The Old Man & the Gun Review

David Lowery was caught up with ghosts and the existential anxiety of the legacy we leave behind after death in A Ghost Story, and some of those spectres have been carried across into Robert Redford’s last ever film appearance. Although set in the early 80s, The Old Man & the Gun does all it can to recapture the celluloid warmth of the 70s, a period which remains the actor’s most memorable in a career stretching back almost 60 years.

The metaphors for Redford’s final bow are hidden in plain sight almost everywhere you look. Whether it’s in a character who has spent a life doing what he loves the most now looking back on the path he has taken, the cemetery located across the road from his home seemingly waiting to welcome him, or the homage being made through Joe Anderson’s nostalgic cinematography. Everyone involved knows what it points towards but Lowery thankfully avoids repeatedly bashing us over the head with it.


This is about as inoffensive a film you could watch and perhaps that is the reason why despite its charms there isn’t much to take away from it. Lowery’s story takes its inspiration from the real-life events of criminal Forrest Tucker, a man who appeared to spend his entire existence either robbing a bank, ending up back in prison, or finding a way to break out again. It seems fitting that almost 50 years on from becoming a bona fide movie star in Butch Cassidy and the Sundance Kid that we see the train robber waving goodbye in a similar role.

Set in 1981, Forrest’s addiction to chasing the thrill of robbing banks comes to the attention of Det. John Hunt (Casey Affleck). In fact, he’s in one of the banks being targeted as a robbery takes place, but it’s done so quietly that he doesn’t realise until Forrest and fellow seasoned criminals Teddy (Danny Glover) and Walter (Tom Waits) – collectively known as the Over the Hill Gang - have left the scene. When interviewed, bank tellers and branch managers describe Forrest as charming and a gentleman, leaving Hunt confused as to who exactly he is trying to bring to justice.

Forrest’s story first appeared in The New Yorker in David Grann's 2003 article "The Old Man and the Gun" and Lowery tells us from the start his version is likely to take one or two liberties. Forrest’s relationship with Jewel (Sissy Spacek) is likely one of those, their affectionate chemistry allowing them both to reflect on life while teasing the possibility of seeing out their last years together. Although, no matter how enamoured Forrest becomes with Jewel's easy-going personality, you can never be sure if it’s enough for him to leave behind his stick-up career.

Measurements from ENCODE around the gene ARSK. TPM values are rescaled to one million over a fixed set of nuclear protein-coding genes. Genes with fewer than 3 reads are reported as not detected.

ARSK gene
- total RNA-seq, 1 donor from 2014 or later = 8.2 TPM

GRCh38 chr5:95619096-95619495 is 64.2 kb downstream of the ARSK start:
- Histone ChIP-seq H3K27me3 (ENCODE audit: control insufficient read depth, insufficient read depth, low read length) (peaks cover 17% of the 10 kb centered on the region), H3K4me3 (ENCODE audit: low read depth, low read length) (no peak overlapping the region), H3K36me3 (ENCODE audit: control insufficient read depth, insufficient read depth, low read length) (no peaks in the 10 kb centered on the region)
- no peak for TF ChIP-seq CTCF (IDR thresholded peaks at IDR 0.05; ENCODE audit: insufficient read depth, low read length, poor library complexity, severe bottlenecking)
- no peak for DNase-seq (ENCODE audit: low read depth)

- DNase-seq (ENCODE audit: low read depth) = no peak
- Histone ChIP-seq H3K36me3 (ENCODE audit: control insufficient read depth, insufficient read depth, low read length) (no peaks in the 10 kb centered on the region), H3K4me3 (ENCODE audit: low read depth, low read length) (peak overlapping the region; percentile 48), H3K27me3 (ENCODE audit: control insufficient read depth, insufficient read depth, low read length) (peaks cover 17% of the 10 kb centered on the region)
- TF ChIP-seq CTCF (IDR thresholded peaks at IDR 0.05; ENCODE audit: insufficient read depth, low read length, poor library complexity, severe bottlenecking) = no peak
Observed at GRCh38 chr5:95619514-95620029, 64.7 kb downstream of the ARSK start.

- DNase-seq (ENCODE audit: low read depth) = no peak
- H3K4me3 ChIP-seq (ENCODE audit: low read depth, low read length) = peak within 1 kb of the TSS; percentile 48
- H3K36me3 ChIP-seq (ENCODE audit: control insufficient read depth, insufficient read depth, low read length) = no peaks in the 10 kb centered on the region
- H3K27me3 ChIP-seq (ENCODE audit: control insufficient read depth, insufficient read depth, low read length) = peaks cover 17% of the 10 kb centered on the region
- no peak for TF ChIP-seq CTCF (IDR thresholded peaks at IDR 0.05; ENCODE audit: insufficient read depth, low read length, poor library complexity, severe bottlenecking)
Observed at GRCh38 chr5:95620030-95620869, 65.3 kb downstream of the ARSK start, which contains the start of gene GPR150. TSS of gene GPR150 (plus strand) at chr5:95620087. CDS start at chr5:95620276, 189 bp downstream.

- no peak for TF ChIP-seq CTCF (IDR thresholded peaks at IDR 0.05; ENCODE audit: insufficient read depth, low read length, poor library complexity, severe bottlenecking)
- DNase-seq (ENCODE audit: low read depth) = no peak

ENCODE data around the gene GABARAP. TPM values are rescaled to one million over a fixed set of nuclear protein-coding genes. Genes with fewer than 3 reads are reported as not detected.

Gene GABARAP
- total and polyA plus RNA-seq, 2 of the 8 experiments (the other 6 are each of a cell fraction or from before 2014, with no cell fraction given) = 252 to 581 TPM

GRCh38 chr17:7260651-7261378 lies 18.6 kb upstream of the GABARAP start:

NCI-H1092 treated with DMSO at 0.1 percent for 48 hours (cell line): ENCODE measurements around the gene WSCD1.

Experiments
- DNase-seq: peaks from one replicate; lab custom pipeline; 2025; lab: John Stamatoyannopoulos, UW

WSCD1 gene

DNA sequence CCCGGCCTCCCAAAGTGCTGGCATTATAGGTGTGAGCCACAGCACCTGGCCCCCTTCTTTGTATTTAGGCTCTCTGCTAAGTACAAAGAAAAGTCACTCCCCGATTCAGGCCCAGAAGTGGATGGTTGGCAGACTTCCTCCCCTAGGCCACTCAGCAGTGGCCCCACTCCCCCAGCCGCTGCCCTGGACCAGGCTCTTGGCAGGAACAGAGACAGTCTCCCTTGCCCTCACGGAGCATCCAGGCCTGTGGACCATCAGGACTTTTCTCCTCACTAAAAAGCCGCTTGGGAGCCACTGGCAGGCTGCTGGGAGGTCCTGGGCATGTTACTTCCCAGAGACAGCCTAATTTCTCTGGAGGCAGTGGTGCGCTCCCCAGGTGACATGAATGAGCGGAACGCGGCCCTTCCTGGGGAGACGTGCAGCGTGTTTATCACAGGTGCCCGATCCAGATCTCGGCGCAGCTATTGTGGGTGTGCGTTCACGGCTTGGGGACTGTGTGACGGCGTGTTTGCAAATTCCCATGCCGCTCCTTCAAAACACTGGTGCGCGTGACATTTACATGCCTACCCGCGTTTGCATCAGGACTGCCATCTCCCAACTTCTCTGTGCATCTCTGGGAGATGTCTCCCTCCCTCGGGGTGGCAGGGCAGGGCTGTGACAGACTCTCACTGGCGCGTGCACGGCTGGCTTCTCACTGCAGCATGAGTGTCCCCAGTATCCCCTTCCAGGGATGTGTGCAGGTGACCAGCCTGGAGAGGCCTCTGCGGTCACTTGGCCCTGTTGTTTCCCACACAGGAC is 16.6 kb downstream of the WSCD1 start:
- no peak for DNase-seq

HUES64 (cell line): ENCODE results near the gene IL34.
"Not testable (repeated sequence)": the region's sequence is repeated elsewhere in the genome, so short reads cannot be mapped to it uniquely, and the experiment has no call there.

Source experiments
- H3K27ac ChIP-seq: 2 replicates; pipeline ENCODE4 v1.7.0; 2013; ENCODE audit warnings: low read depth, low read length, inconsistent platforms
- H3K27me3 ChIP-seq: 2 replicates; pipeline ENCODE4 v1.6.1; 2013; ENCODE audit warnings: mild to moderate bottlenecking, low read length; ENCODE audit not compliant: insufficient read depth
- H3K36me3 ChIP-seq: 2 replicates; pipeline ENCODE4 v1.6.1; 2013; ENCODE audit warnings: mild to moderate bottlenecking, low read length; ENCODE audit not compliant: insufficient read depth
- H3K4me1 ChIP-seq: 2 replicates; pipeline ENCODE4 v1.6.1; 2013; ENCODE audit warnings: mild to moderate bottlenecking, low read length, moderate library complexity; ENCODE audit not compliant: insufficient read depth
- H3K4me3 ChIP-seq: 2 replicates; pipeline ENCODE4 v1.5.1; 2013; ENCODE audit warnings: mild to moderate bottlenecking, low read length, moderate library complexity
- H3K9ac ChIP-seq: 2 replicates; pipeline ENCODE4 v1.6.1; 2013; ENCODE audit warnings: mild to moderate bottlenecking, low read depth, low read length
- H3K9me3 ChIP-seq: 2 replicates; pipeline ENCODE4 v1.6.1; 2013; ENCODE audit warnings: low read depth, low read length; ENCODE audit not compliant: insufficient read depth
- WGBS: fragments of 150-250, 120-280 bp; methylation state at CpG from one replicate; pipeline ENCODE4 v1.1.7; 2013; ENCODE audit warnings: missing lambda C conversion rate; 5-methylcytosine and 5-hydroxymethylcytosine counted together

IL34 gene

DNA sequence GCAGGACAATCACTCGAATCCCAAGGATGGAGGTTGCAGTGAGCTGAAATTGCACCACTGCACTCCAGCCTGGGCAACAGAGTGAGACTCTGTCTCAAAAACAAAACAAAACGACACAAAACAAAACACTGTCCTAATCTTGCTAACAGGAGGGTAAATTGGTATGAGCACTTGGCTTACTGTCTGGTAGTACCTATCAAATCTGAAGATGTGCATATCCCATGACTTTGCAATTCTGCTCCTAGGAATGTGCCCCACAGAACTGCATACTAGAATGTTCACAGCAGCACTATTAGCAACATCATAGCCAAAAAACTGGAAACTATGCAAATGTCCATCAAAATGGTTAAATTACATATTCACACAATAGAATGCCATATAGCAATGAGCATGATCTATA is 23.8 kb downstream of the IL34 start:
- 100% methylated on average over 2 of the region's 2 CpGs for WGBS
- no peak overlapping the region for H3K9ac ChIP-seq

After wrapping A Ghost Story, Lowery immediately began working on The Old Man & the Gun, and the residuals of his last project linger in bite-sized cutaways focussing on inanimate objects that contemplate the space around Forrest and Jewel. It’s the first time Redford and Spacek have appeared onscreen together and they make for a sweet enough couple and a romance you believe could be real. Lowery's reflective touch never digs too far beyond the surface and is content enough to keep the tone light and upbeat.


The runtime is a compact 90 minutes, which suits the story being told, but it takes some shine off a strong supporting cast whose talents aren't given much to do. Aside from Glover and Waits featuring as Forrest’s longstanding criminal partners, there are appearances by John David Washington, Isiah Whitlock Jr., Elizabeth Moss and Keith Carradine. It’s a roll call of talent good enough to grace any film, but they are all kept in the shadow of Redford as he quietly brings the curtain down on an illustrious career.

The hints, nods and winks remain there throughout Redford’s final performance but Lowery seems to be content leaving it at that. It stands a small outside chance of sneaking into Oscar contention merely on the fact of what this film means in context of the actor’s career. As a quiet character study it does its job well enough without feeling the need to overreach or manipulate the audience as we wave goodbye to Redford. Like Forrest, how strong the urge will be to return for one last hurrah, remains to be seen.

The Old Man & the Gun opens nationwide in the UK on Friday 7th December 2018.

Overall

Redford doesn't go out with a bang, but shows there were still a few bullets left in the chamber right to the end.

7

out of 10

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